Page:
He lived on both coasts and in the desert Southwest, overcame alcohol abuse and followed his calling as a Christian pastor, and at the end of his career, worked in ad sales for two East Mountain publications before passing away over the weekend at the age of 73.

Paul Christian Rothberg was born in Bronx, New York, on Sept. 11, 1944. He passed away April 15.

He was born to the late George and Ruth (Cresson) Rothberg. When he was only six years old, his mother died, leaving his father a single parent with three young boys. His son, also named Paul, recounted the story: George was so overwhelmed with the loss of his wife and caring for the children that he took them to an orphanage to drop them off. As his sons cried for him not to leave them, George Rothberg cried with them—then took his boys home.

From the Bronx, Paul moved to Johnson City, N.Y., where he went to Lincoln Memorial School. He married Sharon June McMahon on Feb. 26, 1966; the couple divorced 30 years later.

Paul had some rough years as a teenager, and said that alcohol nearly killed him before he turned his life over to God and was called to Christian ministry. He attended the Practical Bible Training School, graduating in 1973 as valedictorian. While there, he was a student pastor at Locust Hill Bible Church, in Pennsylvania. “He had a rough, wild life,” his ex-wife recalled. “Then he came to the Lord, and totally turned his life around. He sat down and started reading the Bible. He was so intense about studying the word of God.”

From there, the couple moved to Hankins, N.Y., where Paul was the pastor of Hankins Assembly of God for the next 20 years. He loved serving the Lord, teaching and preaching the word of God.

The couple had two children who survive him: Paul C. Rothberg II and his wife Judith of Vista, Calif., and daughter Dawn Christine Stenros and her husband Steve of Murrieta, Calif. He is also survived by his brother James Rothberg and his wife Dale, of Divide, Colo.

In 1994, Paul relocated to Phoenix, Arizona, where he met his second wife, Sharon (Smith) Rothberg, who survives him. They married on May 19, 1998, then relocated to Bakersfield, Calif.

In Bakersfield, Paul served as head of Match-2 Ministries, a program that worked to pair inmates recently released from prison with mentors. “He had a significant influence there,” his daughter said. “He had a huge impact on the lives of many inmates. He was thriving again in that type of ministry work.”

In 2002, Paul and Sharon Rothberg moved to Edgewood, where he lived until his death.

In 2004, Paul started in ad sales at The Independent newspaper. He was well known all around the East Mountains and Estancia Valley through his work for local publishers; after leaving The Independent he went to work for East Mountain Living.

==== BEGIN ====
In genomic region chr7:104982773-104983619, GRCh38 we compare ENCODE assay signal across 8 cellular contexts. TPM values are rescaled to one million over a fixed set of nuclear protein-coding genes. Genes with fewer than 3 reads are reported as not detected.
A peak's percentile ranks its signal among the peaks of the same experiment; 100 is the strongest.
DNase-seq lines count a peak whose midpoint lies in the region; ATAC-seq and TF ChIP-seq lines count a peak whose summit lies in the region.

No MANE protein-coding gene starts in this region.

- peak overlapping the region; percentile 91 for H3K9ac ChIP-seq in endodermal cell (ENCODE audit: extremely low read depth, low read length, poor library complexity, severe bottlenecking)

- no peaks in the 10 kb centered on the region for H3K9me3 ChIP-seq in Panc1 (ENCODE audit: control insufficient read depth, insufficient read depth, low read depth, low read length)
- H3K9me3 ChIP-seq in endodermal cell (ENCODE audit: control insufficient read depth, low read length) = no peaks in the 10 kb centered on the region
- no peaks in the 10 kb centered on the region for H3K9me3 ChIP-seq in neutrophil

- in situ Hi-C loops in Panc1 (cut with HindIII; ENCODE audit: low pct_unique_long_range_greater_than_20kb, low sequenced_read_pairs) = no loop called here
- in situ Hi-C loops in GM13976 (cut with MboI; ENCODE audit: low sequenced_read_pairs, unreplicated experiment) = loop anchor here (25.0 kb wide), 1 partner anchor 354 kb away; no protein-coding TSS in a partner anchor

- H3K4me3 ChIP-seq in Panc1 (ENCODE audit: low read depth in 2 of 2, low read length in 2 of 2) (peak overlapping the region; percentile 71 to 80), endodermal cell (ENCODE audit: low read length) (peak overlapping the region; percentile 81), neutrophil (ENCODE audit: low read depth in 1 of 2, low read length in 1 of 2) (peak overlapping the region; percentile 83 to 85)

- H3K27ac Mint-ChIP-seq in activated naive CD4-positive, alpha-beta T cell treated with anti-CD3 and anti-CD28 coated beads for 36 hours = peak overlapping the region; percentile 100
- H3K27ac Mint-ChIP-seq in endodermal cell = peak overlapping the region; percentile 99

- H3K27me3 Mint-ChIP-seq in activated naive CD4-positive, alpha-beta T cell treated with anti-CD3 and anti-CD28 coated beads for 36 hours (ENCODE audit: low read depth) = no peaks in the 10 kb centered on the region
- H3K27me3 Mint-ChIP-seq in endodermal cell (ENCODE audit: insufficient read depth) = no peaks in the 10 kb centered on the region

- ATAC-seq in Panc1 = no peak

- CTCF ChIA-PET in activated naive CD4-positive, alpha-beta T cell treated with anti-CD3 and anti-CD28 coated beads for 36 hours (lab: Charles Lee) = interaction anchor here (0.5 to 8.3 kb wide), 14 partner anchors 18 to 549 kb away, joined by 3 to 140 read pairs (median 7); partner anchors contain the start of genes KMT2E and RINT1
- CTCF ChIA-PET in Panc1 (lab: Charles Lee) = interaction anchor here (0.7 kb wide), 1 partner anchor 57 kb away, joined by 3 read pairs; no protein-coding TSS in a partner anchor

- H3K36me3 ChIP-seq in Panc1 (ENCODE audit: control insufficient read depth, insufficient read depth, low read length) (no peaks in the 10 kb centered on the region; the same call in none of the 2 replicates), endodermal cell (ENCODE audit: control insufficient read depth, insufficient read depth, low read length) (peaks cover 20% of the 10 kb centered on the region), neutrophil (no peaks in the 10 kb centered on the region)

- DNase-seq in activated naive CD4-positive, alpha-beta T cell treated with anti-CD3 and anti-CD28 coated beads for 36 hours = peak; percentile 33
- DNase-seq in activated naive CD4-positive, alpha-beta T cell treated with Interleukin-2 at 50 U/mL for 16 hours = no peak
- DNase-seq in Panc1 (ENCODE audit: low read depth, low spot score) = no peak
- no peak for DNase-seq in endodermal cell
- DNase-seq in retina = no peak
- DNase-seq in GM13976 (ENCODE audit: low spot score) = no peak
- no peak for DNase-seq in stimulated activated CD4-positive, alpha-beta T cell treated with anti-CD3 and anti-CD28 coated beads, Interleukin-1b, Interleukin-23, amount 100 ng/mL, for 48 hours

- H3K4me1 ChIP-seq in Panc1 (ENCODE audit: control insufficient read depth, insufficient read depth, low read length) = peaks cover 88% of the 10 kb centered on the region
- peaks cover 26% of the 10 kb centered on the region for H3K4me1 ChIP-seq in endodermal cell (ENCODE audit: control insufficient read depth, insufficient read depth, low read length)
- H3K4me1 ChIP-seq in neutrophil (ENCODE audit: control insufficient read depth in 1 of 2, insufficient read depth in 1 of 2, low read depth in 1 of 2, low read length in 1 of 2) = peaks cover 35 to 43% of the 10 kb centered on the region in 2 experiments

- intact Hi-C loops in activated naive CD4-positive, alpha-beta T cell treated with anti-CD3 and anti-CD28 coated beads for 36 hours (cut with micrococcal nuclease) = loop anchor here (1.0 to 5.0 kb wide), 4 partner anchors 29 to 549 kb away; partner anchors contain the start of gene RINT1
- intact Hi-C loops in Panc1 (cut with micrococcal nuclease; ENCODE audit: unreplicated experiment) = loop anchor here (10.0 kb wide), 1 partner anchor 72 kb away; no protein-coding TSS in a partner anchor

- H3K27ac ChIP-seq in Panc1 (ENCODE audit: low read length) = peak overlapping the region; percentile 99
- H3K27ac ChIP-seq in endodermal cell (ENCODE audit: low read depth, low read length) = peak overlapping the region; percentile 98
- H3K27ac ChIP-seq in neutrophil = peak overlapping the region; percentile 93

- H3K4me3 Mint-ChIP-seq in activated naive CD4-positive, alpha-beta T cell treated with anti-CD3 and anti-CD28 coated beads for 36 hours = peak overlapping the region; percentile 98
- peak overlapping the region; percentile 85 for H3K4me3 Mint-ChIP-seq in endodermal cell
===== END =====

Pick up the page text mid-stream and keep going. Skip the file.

Paul Rothberg was one of four employees of The Independent who were part of an employee buyout. Shown here with Leota Harriman, Debbie Ohler and Jim Goodman.

He started as an ad sales representative, and later became co-owner and sales director of The Independent newspaper. As an ad sales rep, he was a passionate advocate for small businesses and worked hard to make sure all of his clients were cared for with a personal touch, even hand-delivering a copy of the newspaper to his advertisers each week. In this role, he continued his ministry informally, sometimes relating to people through prayer and his understanding of God.

He had a good sense of humor and handled the pressures of the weekly newspaper deadline with grace and patience. Even years after he left The Independent, the newspaper has continued to get occasional calls for him. He was a regular fixture at Chamber of Commerce meetings and other events where business owners might gather.

After leaving The Independent, Paul went to work selling ads for East Mountain Living magazine, where owner Mike Meyers described him as honest and dependable. He was there for five years.

Paul’s interests ranged from aeronautics to guitar, from his motorcycle to his boat, from the stars to his Corvette, from gardening to exploring ghost towns. When he was young he wanted to design airplanes. His children remember his big heart, the jolly side of him that loved to laugh and play pranks, his intelligence and his depth.

“For me, his profound strength in my life stands out,” Dawn said. “I looked up to my Dad. He was like a tower—I could always turn to him with my deepest need, and he would always pray with me. He always made sense out of confusion for me.”

“Dad was a very good man,” his son said. “He immensely enjoyed his dune buggy, his motorcycle and his boat. He loved to be outside and do fun things. Dad thoroughly enjoyed life!”

A funeral service will be held at Harris Hanlon Mortuary in Moriarty on April 20, at 11 a.m., with a burial following at the Mountain View Cemetery in Moriarty. There will be a reception following at Sheraton Uptown at 2600 Louisiana Blvd. NE., Albuquerque.